Blog 2 from the Neil Armstrong

Tonight, during our 2000-0400 shift, my watch-mate and I are feeling like Neil Armstrong; walking into the dark to achieve a better knowledge of the unknown. As we approach our next station, the whole ship shakes due to the high winds and waves, as a spacecraft does on its way up, but more harmonically. After all, the Saturn V had a speed of 21,785 knots while ours is 10 knots; and, while it took Neil Armstrong’s spaceship only 3 days to arrive at the moon, we would take 755 days. Anyway, with this shaking one cannot avoid remembering the lyrics of the serenade from the Steve Miller Band: “Did you feel the wind/As it blew all around you”.

Strong gravitational forces can be felt when going down the steep vertical stairs in these waves, where one must be careful not to fall in front of Neil Armstrong’s picture and make a fool of yourself. When we get out to sample, it is as dark and cold as it probably is in space, but here we also have the wet component.  The deep ocean, like space, is one of the least explored areas scientifically and, as such, is also a hostile environment for mankind. Around 2500m depth, water temperatures hover around 1ºC and the pressure is enough to convert a foam coffee cup into a little shot glass. Unlocking the mysteries of the ocean requires a big passion for science – as is true for space exploration.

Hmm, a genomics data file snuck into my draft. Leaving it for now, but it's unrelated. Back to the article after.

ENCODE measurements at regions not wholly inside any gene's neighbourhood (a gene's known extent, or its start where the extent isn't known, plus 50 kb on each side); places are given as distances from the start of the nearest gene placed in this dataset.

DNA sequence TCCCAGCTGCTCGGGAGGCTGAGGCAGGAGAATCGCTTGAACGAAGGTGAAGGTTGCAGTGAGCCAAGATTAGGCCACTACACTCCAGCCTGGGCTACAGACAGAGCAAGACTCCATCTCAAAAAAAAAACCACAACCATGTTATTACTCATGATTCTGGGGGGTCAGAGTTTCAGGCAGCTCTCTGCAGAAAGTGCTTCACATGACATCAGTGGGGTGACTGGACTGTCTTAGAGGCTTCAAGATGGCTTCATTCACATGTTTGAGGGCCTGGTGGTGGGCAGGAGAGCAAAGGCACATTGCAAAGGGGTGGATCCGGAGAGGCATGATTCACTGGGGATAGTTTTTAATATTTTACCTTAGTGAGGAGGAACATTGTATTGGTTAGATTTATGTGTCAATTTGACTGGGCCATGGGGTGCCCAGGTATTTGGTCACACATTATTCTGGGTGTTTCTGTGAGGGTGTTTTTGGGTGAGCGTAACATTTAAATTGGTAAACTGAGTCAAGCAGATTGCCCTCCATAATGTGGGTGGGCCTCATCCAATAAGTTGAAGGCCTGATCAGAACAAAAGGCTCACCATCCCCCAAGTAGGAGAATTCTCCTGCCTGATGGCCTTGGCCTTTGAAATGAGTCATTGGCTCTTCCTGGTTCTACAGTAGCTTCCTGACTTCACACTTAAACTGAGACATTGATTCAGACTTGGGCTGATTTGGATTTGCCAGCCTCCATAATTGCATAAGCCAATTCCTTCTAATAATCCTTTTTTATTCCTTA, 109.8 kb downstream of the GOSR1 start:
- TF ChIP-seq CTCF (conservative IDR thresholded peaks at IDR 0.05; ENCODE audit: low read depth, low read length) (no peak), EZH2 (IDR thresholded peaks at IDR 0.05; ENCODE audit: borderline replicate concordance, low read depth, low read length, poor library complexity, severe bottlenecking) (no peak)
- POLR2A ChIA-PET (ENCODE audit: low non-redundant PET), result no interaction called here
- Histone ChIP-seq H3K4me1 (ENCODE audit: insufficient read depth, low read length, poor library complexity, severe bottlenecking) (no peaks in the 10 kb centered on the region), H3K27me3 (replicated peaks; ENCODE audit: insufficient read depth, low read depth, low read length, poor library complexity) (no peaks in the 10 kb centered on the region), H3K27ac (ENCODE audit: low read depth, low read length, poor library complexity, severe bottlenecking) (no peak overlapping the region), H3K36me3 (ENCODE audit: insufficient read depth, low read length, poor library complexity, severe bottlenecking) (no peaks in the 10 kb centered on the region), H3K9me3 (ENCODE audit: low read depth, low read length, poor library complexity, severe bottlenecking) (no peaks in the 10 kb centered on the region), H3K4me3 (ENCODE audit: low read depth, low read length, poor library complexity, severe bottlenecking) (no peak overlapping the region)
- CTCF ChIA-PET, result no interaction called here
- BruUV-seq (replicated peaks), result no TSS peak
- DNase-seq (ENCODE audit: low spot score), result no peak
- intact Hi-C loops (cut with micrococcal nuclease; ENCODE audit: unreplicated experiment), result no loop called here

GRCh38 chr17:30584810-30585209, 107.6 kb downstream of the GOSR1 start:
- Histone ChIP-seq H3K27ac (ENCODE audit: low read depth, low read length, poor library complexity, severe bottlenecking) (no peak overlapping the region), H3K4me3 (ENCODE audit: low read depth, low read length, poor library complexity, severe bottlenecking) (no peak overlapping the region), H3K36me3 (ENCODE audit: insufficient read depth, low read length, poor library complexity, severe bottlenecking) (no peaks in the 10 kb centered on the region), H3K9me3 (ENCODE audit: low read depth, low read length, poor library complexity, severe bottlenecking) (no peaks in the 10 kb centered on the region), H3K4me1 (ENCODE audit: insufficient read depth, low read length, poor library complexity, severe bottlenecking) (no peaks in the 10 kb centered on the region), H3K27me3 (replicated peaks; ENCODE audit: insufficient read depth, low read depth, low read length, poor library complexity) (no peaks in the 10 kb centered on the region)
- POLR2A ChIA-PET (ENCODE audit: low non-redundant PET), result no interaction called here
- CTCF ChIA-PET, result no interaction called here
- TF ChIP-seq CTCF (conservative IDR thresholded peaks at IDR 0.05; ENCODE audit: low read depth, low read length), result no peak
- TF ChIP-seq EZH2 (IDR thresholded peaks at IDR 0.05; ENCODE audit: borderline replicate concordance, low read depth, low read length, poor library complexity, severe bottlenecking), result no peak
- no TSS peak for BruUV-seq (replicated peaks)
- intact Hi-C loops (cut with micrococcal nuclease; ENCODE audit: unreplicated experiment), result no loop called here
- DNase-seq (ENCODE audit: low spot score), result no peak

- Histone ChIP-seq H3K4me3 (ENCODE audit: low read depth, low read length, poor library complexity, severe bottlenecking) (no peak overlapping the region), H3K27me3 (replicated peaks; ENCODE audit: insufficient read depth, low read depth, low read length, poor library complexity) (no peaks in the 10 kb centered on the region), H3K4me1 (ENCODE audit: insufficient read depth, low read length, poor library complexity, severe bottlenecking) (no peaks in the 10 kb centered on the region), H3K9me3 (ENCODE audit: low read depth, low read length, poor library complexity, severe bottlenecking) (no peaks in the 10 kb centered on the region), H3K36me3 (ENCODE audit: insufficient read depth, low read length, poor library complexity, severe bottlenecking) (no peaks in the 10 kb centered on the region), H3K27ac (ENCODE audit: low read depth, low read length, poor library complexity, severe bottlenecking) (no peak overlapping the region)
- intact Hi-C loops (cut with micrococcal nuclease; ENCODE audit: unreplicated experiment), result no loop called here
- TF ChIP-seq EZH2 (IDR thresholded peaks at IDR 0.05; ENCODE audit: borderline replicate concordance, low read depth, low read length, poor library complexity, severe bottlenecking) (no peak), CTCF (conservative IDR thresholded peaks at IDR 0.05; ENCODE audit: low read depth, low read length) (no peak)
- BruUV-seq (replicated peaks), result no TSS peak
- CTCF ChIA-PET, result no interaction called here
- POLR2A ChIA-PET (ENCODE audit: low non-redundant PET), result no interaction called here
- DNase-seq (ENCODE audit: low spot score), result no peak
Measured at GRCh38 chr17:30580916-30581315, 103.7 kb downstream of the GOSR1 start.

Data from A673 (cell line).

All of a sudden, from the porthole, in the far distance a tiny light appears. It is not a satellite; it shows the position of another ship in this immense solitude of water. It is 0200, and all you can hear is the engine (and some background music in the main lab). We two astronauts of the ocean are launching the rosette into the deep; we also wear a helmet and boots, but instead of a space suit we use a personal floatation device. [The rosette contains a CTD, which is a sensor that measures conductivity (to estimate salinity), temperature and depth; a LADCP that measures the ocean currents using sound (the Doppler effect); and 24 bottles of 12 litters each to capture water at different depth. This collection of instruments is deployed from the surface to 10 m above the bottom, which takes hours to do.] Perhaps our real space suit is the immersion suit (affectionately known as a gumby suit) and is only reserved for ship-evacuation cases – designed to secure survival in this hostile environment.

As morning arrives the vessel’s common areas start to fill with people and the vessel no longer has the lonely feeling of a space craft (luckily!).


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